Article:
The possible existence of diminished pain sensitivity in borderline personality disorder (BPD) is of major theoretical interest given the well-known proclivity of some patients with BPD for frequent self-mutilating behaviors, such as repeated cutting and burning of the skin. Schmahl et al1 recently reported that, relative to healthy controls, patients with BPD exhibited higher pain thresholds, which the authors claim is linked to diminished activation in several brain areas, as reflected in functional magnetic resonance imaging (fMRI) measures. Unfortunately, the psychophysical task used by Schmahl et al1 to assess pain sensitivity may reflect across-group differences in either sensory-discriminative or affective-motivational factors, with aspects of the reported results actually favoring the latter, response criterion,2- 4 type of difference. In addition, their interpretation of the neuroimaging data hinges on an assumed equality, but an actual inequality, in the pain measures.
Thank you for submitting a comment on this article. It will be reviewed by JAMA Psychiatry editors. You will be notified when your comment has been published. Comments should not exceed 500 words of text and 10 references.
Do not submit personal medical questions or information that could identify a specific patient, questions about a particular case, or general inquiries to an author. Only content that has not been published, posted, or submitted elsewhere should be submitted. By submitting this Comment, you and any coauthors transfer copyright to the journal if your Comment is posted.
* = Required Field
Disclosure of Any Conflicts of Interest*
Indicate all relevant conflicts of interest of each author below, including all relevant financial interests, activities, and relationships within the past 3 years including, but not limited to, employment, affiliation, grants or funding, consultancies, honoraria or payment, speakers’ bureaus, stock ownership or options, expert testimony, royalties, donation of medical equipment, or patents planned, pending, or issued. If all authors have none, check "No potential conflicts or relevant financial interests" in the box below. Please also indicate any funding received in support of this work. The information will be posted with your response.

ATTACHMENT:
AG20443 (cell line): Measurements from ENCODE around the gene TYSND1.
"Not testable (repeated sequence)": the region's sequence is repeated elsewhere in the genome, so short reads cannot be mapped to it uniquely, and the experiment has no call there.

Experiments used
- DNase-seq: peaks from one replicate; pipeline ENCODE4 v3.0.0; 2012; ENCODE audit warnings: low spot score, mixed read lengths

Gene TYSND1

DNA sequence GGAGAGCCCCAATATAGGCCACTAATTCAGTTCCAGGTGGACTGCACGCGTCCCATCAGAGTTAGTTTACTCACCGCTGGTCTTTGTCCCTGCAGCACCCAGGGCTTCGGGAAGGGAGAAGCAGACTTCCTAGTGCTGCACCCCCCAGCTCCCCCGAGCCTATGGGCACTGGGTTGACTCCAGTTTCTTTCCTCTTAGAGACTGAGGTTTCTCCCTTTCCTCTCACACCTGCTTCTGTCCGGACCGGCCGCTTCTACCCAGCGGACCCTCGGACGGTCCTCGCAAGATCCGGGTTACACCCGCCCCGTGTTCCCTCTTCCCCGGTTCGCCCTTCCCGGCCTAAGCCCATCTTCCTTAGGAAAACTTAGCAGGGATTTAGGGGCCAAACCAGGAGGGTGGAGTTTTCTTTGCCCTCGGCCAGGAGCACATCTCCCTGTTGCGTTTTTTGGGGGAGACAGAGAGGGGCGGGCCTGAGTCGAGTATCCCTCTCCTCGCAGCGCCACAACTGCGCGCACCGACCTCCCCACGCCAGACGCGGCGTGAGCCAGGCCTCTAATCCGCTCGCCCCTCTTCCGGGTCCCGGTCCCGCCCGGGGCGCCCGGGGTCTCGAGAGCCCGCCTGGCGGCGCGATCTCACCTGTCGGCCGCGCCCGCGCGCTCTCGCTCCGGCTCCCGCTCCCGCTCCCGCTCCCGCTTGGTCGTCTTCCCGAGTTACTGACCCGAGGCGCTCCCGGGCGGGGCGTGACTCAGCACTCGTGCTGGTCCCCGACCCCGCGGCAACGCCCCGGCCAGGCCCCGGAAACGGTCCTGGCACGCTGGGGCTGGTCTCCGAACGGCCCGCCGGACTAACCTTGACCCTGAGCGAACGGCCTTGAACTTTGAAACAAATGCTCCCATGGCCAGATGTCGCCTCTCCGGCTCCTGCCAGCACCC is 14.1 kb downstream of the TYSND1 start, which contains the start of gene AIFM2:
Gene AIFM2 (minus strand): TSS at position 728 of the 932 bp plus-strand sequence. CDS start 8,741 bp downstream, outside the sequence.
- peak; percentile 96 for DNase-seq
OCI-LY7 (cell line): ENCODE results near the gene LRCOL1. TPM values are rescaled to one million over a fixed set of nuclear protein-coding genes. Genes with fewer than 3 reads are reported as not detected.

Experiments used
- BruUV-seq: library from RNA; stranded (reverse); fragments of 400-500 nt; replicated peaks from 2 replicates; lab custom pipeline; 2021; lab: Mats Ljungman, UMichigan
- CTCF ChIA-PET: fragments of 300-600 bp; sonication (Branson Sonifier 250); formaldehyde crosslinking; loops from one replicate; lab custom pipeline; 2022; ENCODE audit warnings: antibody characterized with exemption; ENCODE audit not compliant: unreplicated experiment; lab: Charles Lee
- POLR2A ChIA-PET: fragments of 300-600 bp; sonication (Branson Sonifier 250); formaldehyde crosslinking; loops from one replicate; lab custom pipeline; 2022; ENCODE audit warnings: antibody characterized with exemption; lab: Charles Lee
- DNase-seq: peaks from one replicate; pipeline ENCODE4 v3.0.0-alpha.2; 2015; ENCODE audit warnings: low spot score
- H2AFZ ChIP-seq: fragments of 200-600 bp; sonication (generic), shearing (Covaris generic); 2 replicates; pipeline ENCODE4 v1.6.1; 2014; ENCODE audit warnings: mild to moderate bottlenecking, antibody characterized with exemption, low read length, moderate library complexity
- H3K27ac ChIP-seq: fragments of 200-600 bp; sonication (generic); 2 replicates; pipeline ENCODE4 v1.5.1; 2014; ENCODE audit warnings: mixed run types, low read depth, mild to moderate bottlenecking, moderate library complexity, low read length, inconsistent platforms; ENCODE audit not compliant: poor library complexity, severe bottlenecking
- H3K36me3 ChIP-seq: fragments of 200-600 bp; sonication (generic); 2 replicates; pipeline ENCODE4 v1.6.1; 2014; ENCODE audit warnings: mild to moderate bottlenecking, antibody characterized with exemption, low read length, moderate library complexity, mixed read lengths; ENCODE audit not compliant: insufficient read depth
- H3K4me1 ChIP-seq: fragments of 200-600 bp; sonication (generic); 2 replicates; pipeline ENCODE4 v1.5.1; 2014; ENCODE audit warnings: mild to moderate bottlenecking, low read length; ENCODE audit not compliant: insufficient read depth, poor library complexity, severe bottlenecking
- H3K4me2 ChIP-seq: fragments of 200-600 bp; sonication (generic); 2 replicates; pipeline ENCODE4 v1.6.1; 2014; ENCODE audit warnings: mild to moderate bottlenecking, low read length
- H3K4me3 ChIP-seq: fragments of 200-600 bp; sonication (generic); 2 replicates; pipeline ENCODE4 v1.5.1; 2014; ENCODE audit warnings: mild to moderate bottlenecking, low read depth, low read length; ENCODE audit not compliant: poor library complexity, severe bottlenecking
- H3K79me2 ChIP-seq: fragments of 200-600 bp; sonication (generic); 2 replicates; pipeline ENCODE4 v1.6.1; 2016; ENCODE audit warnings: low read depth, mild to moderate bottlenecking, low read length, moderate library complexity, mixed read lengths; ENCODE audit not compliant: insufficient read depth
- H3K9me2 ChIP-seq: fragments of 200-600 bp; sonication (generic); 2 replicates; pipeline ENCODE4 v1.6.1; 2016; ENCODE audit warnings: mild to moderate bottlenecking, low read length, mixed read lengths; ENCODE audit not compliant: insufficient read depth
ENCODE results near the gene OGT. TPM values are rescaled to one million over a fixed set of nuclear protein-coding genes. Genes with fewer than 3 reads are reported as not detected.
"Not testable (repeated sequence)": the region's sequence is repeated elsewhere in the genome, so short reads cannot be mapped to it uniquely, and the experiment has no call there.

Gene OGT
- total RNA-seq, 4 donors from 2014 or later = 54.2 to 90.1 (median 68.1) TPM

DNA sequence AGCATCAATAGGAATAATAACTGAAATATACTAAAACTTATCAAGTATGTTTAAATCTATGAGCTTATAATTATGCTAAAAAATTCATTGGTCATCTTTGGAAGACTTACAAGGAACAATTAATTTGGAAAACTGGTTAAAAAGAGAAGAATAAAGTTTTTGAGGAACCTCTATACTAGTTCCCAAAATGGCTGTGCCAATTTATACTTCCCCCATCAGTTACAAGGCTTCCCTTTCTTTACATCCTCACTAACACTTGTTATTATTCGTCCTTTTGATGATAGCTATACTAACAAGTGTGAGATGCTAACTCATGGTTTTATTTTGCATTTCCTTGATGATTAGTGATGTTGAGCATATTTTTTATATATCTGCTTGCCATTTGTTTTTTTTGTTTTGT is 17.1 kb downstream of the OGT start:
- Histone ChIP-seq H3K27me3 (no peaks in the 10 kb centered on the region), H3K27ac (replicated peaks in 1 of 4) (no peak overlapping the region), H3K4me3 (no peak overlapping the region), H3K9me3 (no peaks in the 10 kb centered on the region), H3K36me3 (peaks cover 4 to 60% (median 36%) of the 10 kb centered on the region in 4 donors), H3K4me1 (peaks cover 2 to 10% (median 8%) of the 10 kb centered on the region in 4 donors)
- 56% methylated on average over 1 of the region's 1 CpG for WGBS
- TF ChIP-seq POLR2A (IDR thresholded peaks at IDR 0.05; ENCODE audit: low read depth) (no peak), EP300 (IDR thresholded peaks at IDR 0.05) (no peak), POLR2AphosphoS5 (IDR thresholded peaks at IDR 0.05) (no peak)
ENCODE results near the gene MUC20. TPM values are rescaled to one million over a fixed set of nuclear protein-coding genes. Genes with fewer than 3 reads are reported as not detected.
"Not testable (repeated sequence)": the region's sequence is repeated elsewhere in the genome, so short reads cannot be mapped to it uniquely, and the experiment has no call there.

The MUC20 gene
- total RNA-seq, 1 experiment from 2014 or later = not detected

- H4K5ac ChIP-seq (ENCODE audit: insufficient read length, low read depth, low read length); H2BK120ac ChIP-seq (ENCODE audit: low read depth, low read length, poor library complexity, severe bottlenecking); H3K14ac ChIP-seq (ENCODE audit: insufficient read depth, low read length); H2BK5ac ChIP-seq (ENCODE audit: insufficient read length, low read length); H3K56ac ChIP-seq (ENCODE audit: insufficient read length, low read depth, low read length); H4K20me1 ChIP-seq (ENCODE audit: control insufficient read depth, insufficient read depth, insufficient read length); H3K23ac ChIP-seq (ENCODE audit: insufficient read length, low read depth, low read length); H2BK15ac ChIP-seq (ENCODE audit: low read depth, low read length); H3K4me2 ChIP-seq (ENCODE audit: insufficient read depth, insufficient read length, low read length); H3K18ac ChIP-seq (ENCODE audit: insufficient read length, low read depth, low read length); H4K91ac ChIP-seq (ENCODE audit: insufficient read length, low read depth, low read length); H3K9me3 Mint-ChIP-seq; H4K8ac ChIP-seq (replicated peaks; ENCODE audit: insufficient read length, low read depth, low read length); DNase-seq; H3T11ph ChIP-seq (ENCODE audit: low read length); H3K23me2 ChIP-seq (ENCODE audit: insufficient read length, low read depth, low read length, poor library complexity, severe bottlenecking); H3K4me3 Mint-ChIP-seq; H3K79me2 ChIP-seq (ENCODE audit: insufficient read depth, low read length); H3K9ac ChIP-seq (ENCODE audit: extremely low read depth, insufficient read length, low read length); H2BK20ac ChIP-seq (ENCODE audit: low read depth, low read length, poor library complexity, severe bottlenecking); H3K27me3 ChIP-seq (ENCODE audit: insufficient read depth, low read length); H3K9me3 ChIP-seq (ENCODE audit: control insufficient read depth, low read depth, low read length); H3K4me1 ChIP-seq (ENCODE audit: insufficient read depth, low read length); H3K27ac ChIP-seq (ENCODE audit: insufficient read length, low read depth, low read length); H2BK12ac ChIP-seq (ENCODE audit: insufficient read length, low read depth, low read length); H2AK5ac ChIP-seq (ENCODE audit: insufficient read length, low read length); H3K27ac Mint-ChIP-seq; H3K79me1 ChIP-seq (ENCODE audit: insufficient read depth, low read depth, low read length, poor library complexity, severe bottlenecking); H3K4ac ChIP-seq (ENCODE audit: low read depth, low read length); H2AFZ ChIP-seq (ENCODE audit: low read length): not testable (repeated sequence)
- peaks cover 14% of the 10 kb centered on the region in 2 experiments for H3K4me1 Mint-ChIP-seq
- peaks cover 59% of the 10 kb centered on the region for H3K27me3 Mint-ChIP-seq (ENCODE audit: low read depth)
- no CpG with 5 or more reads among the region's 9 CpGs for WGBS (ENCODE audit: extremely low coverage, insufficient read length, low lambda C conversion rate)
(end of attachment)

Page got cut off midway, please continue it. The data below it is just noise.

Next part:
Some tools below are only available to our subscribers or users with an online account.
Download citation file:
Web of Science® Times Cited: 6
Customize your page view by dragging & repositioning the boxes below.
More Listings atJAMACareerCenter.com >
Enter your username and email address. We'll send you a link to reset your password.
Enter your username and email address. We'll send instructions on how to reset your password to the email address we have on record.
Athens and Shibboleth are access management services that provide single sign-on to protected resources. They replace the multiple user names and passwords necessary to access subscription-based content with a single user name and password that can be entered once per session. It operates independently of a user's location or IP address. If your institution uses Athens or Shibboleth authentication, please contact your site administrator to receive your user name and password.